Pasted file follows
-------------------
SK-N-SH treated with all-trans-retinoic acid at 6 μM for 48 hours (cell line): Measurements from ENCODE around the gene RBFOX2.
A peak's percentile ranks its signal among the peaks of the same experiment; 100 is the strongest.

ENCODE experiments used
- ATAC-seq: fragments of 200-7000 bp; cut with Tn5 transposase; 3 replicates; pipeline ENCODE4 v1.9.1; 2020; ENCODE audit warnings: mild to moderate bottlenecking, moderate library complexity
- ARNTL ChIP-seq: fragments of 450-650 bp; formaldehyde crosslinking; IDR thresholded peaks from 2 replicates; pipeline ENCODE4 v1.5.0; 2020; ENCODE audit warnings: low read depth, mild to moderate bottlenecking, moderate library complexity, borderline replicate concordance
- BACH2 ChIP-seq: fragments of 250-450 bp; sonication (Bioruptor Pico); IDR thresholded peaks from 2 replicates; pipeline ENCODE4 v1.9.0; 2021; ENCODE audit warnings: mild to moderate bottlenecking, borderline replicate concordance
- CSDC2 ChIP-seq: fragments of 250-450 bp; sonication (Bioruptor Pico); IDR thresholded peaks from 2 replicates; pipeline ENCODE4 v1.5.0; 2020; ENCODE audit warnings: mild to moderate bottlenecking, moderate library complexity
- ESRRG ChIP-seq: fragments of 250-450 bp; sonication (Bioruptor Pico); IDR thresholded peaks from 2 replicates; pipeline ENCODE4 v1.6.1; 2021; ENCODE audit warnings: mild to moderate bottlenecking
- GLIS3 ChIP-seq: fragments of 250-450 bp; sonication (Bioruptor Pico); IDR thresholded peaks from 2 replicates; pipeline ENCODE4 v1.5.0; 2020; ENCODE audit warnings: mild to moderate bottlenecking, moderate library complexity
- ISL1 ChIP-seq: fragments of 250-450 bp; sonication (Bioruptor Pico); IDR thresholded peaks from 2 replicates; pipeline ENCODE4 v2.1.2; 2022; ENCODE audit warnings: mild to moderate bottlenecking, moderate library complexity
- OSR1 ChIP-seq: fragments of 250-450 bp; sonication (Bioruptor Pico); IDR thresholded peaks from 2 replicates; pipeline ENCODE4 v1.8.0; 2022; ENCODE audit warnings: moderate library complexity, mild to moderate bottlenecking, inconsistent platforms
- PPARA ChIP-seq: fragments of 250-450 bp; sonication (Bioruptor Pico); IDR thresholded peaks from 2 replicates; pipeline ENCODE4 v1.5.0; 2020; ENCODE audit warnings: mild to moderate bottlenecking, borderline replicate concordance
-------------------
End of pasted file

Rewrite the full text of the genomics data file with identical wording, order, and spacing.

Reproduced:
SK-N-SH treated with all-trans-retinoic acid at 6 μM for 48 hours (cell line): Measurements from ENCODE around the gene RBFOX2.
A peak's percentile ranks its signal among the peaks of the same experiment; 100 is the strongest.

ENCODE experiments used
- ATAC-seq: fragments of 200-7000 bp; cut with Tn5 transposase; 3 replicates; pipeline ENCODE4 v1.9.1; 2020; ENCODE audit warnings: mild to moderate bottlenecking, moderate library complexity
- ARNTL ChIP-seq: fragments of 450-650 bp; formaldehyde crosslinking; IDR thresholded peaks from 2 replicates; pipeline ENCODE4 v1.5.0; 2020; ENCODE audit warnings: low read depth, mild to moderate bottlenecking, moderate library complexity, borderline replicate concordance
- BACH2 ChIP-seq: fragments of 250-450 bp; sonication (Bioruptor Pico); IDR thresholded peaks from 2 replicates; pipeline ENCODE4 v1.9.0; 2021; ENCODE audit warnings: mild to moderate bottlenecking, borderline replicate concordance
- CSDC2 ChIP-seq: fragments of 250-450 bp; sonication (Bioruptor Pico); IDR thresholded peaks from 2 replicates; pipeline ENCODE4 v1.5.0; 2020; ENCODE audit warnings: mild to moderate bottlenecking, moderate library complexity
- ESRRG ChIP-seq: fragments of 250-450 bp; sonication (Bioruptor Pico); IDR thresholded peaks from 2 replicates; pipeline ENCODE4 v1.6.1; 2021; ENCODE audit warnings: mild to moderate bottlenecking
- GLIS3 ChIP-seq: fragments of 250-450 bp; sonication (Bioruptor Pico); IDR thresholded peaks from 2 replicates; pipeline ENCODE4 v1.5.0; 2020; ENCODE audit warnings: mild to moderate bottlenecking, moderate library complexity
- ISL1 ChIP-seq: fragments of 250-450 bp; sonication (Bioruptor Pico); IDR thresholded peaks from 2 replicates; pipeline ENCODE4 v2.1.2; 2022; ENCODE audit warnings: mild to moderate bottlenecking, moderate library complexity
- OSR1 ChIP-seq: fragments of 250-450 bp; sonication (Bioruptor Pico); IDR thresholded peaks from 2 replicates; pipeline ENCODE4 v1.8.0; 2022; ENCODE audit warnings: moderate library complexity, mild to moderate bottlenecking, inconsistent platforms
- PPARA ChIP-seq: fragments of 250-450 bp; sonication (Bioruptor Pico); IDR thresholded peaks from 2 replicates; pipeline ENCODE4 v1.5.0; 2020; ENCODE audit warnings: mild to moderate bottlenecking, borderline replicate concordance